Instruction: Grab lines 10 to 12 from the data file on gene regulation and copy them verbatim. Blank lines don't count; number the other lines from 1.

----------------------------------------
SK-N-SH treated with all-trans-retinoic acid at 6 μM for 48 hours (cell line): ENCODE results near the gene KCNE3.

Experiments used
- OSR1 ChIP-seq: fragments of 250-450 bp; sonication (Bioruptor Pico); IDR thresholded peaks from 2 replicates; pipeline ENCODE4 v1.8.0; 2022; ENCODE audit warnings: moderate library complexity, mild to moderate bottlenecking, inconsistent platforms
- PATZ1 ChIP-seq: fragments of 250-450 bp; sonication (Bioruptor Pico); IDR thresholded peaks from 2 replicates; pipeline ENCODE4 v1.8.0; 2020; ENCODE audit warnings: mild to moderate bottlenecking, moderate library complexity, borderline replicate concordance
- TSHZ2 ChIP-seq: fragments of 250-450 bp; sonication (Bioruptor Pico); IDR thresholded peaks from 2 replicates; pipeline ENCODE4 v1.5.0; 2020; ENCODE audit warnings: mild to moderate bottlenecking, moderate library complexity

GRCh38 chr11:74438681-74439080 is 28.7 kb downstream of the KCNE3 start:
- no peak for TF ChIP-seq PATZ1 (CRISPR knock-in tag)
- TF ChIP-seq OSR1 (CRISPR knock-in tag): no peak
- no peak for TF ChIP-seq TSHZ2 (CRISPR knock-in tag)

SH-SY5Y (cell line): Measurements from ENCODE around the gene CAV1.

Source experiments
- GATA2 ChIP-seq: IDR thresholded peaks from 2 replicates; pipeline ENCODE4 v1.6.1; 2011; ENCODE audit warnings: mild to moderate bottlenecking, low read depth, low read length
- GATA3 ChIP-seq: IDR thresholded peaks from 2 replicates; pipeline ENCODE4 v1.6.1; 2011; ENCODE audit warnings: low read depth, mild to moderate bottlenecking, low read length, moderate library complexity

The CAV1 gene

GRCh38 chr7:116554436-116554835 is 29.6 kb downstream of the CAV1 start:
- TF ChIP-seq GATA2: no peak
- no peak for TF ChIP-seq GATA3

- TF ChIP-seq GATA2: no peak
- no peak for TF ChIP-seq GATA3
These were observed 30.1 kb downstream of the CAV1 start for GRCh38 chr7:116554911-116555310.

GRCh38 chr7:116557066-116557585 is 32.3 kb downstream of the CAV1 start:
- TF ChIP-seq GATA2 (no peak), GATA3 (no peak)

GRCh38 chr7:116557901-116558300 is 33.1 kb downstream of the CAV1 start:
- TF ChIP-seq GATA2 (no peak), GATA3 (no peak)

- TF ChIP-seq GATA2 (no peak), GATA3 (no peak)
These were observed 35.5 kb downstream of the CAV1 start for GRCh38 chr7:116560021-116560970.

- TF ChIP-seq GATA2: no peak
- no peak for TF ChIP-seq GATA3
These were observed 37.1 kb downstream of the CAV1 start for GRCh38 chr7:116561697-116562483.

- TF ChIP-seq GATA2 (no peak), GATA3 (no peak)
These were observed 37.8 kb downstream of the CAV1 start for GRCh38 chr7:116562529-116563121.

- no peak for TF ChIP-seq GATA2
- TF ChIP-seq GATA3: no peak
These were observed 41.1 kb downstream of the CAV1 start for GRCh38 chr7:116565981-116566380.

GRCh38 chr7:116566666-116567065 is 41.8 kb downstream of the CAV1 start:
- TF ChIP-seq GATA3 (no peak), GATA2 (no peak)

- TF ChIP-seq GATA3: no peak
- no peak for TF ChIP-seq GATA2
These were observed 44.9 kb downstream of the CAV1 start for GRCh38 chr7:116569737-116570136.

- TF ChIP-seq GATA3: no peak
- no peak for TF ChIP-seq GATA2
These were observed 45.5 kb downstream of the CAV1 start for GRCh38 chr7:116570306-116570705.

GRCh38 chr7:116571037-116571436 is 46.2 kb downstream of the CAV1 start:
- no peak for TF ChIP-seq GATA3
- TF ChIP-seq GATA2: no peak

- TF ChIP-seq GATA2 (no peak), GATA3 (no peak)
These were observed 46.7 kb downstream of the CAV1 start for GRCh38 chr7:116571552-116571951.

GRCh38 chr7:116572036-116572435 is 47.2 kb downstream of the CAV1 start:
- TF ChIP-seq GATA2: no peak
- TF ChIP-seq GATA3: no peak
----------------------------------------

SH-SY5Y (cell line): Measurements from ENCODE around the gene CAV1.

Source experiments
- GATA2 ChIP-seq: IDR thresholded peaks from 2 replicates; pipeline ENCODE4 v1.6.1; 2011; ENCODE audit warnings: mild to moderate bottlenecking, low read depth, low read length